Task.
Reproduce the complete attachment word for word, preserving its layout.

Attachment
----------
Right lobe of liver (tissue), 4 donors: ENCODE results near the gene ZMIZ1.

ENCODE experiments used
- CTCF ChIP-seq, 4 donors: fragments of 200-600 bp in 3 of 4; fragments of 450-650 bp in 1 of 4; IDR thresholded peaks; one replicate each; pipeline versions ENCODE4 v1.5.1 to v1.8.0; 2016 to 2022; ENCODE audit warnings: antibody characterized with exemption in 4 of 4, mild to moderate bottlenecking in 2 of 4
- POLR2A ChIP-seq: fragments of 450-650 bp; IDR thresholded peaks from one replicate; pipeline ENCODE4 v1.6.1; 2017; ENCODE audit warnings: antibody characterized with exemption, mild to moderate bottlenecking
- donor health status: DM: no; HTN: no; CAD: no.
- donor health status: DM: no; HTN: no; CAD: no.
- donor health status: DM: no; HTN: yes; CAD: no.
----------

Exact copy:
Right lobe of liver (tissue), 4 donors: ENCODE results near the gene ZMIZ1.

ENCODE experiments used
- CTCF ChIP-seq, 4 donors: fragments of 200-600 bp in 3 of 4; fragments of 450-650 bp in 1 of 4; IDR thresholded peaks; one replicate each; pipeline versions ENCODE4 v1.5.1 to v1.8.0; 2016 to 2022; ENCODE audit warnings: antibody characterized with exemption in 4 of 4, mild to moderate bottlenecking in 2 of 4
- POLR2A ChIP-seq: fragments of 450-650 bp; IDR thresholded peaks from one replicate; pipeline ENCODE4 v1.6.1; 2017; ENCODE audit warnings: antibody characterized with exemption, mild to moderate bottlenecking
- donor health status: DM: no; HTN: no; CAD: no.
- donor health status: DM: no; HTN: no; CAD: no.
- donor health status: DM: no; HTN: yes; CAD: no.